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Agricultural News

Sustainability in the Beef Business: It Means Different Things to Different People

Wed, 29 Jan 2014 11:53:14 CST

Sustainability in the Beef Business:  It Means Different Things to Different People
Most cattlemen have an ultimate goal of passing their ranch on to the next generation. New research says sharing that ideal might actually boost beef demand, too.

Kim Stackhouse-Lawson says sustainability is a buzzword without a firm definition, but that opens the door for cattlemen and women.

"The consumers are very confused about sustainability so we really have an opportunity with beef to help drive a lot of the conversations about sustainability and to help consumers understand the context in which we think it's important to talk about."

In their research, many consumers defined sustainability as an ability to reuse a product, but others related it to shelf life or freshness. The most powerful message connected to sustainability revolved around families and land stewardship.

"In the beef industry we define sustainability as balancing environmental responsibility, economic opportunity, and social diligence. To the producers who are at home, this is really about continuing to leave ranches from generation to generation, improving their livelihood, and contributing and providing for their local communities."

There are many components in day-to-day practices on the ranch that show sustainability whether cattlemen realize it or not says John Robinson, director of organizational communications for the National Cattlemen's Beef Association.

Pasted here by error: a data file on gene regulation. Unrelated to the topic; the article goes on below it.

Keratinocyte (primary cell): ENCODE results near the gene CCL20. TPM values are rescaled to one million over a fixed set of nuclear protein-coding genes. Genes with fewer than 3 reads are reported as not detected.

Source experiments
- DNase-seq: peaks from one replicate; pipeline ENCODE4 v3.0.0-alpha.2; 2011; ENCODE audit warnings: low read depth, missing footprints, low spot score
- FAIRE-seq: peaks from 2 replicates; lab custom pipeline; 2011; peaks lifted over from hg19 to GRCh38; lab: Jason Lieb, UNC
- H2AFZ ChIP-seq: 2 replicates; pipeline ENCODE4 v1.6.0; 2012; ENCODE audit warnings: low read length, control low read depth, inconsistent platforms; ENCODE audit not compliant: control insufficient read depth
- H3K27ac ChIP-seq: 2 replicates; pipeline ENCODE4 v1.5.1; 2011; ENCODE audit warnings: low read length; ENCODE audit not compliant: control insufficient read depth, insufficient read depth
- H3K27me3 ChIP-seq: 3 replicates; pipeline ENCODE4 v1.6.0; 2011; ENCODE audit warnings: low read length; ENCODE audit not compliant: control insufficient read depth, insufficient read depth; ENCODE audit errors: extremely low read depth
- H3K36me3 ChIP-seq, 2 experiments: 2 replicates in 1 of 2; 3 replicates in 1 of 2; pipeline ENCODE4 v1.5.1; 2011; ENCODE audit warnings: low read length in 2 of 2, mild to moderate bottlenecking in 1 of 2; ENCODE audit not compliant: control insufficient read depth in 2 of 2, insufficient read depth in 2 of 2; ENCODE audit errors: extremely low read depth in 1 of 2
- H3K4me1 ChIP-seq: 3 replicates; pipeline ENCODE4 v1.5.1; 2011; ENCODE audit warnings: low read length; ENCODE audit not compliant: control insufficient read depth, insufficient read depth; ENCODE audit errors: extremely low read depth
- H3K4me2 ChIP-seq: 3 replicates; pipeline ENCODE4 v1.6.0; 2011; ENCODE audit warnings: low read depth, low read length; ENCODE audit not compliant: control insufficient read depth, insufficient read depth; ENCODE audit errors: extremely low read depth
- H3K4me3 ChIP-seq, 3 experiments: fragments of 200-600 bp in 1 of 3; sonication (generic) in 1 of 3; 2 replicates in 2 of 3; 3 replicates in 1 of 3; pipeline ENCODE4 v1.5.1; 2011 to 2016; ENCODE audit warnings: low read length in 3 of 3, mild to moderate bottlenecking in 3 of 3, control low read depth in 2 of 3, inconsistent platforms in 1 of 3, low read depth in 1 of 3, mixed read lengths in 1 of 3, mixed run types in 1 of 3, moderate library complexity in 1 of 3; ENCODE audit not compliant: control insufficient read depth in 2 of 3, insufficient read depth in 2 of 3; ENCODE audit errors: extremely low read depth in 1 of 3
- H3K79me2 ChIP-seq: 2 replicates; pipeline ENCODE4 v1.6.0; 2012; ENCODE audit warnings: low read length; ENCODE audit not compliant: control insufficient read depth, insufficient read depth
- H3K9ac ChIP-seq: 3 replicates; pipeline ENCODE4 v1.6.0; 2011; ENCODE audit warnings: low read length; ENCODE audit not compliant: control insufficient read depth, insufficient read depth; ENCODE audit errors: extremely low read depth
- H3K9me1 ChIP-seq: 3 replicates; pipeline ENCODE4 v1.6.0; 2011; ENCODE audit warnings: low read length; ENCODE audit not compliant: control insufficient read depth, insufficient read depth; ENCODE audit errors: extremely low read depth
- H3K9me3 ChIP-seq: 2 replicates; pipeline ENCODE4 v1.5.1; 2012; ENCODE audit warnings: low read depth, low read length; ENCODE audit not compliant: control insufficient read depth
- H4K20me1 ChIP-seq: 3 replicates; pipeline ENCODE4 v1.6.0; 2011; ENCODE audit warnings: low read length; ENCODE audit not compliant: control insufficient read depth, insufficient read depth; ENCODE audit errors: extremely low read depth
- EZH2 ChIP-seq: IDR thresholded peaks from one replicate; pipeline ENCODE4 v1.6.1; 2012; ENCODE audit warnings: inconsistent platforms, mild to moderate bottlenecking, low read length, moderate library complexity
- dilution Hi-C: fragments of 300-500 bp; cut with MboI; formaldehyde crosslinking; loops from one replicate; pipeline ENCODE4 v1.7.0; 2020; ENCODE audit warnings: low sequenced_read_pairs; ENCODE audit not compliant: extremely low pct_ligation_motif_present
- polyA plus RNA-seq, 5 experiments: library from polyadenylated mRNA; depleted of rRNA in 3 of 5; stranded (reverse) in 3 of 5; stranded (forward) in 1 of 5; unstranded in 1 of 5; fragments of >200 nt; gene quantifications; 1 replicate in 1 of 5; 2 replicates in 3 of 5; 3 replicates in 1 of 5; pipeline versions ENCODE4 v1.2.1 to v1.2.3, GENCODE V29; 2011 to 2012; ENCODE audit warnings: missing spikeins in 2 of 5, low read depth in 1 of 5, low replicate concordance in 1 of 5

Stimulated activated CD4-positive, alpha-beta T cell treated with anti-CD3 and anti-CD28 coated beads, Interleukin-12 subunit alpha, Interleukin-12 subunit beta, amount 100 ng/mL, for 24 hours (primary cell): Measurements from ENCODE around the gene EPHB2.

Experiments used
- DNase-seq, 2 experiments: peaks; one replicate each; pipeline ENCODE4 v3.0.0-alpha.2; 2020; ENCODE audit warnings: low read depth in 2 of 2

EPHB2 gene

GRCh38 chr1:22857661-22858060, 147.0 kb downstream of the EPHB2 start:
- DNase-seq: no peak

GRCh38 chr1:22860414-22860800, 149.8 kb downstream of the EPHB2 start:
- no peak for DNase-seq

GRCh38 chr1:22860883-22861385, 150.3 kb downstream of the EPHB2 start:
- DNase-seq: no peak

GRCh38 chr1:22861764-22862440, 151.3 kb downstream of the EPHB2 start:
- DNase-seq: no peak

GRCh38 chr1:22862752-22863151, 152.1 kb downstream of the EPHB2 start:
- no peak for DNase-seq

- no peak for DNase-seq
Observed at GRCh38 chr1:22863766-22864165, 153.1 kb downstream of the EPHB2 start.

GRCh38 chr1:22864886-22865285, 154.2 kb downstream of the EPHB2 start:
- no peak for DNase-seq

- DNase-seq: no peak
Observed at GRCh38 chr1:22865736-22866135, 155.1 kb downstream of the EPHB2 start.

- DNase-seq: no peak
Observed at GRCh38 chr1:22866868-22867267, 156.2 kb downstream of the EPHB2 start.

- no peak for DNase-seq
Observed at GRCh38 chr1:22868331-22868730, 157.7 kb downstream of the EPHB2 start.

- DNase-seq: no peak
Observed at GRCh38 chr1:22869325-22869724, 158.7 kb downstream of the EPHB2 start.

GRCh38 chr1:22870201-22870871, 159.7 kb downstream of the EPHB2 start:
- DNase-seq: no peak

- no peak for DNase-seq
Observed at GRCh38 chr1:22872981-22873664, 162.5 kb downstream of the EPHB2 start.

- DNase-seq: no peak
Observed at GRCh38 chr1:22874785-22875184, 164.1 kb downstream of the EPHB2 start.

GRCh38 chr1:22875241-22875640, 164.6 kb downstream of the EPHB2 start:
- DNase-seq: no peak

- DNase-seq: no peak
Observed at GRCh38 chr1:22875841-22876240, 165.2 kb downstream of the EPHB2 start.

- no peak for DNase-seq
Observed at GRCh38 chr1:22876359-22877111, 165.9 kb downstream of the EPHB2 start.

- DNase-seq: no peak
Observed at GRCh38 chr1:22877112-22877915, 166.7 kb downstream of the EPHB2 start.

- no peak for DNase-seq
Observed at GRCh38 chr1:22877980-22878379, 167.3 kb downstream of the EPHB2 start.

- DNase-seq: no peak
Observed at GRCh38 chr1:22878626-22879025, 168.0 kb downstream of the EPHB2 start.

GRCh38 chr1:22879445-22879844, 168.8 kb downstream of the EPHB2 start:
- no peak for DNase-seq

"Profitability is one of those things that is really important to our industry and, unfortunately, that's not a message that resonates with consumers. But, things like improving efficiency and health and animal welfare, those are things that producers are doing a great job at and I would encourage them to continue that because those are really pieces of sustainability where they can have an impact and really make a difference in the minds of consumers."

Beef buyers really like the fact that 97 percent of all farms and ranches are family-owned. Stackhouse says that her research indicates that sustainability wasn't really important enough to be a demand driver, but the absence of the term in beef marketing was enough to be a demand burier.

"So, it's something that consumers think is important, but they may not pay more for it. What it gives us is an opportunity to build trust with our consumers in regards to beef. "

Cattlemen who target specific, trusted brand names for their end product get a leg up on the competition in this area, too, Robinson says.

"I really think a brand like Certified Angus Beef, one of the most-trusted brands in the beef industry, has a part to play in the sustainability story. Licensees, retailers, wholesalers, restaurants, they're really the last, final link in that chain between beef producers and consumers and there are very trusted in their message to consumers that quality, that consumers can trust that. They can do a good job telling our story and helping us reach out and bridge the gap between the beef producer and the consumer."



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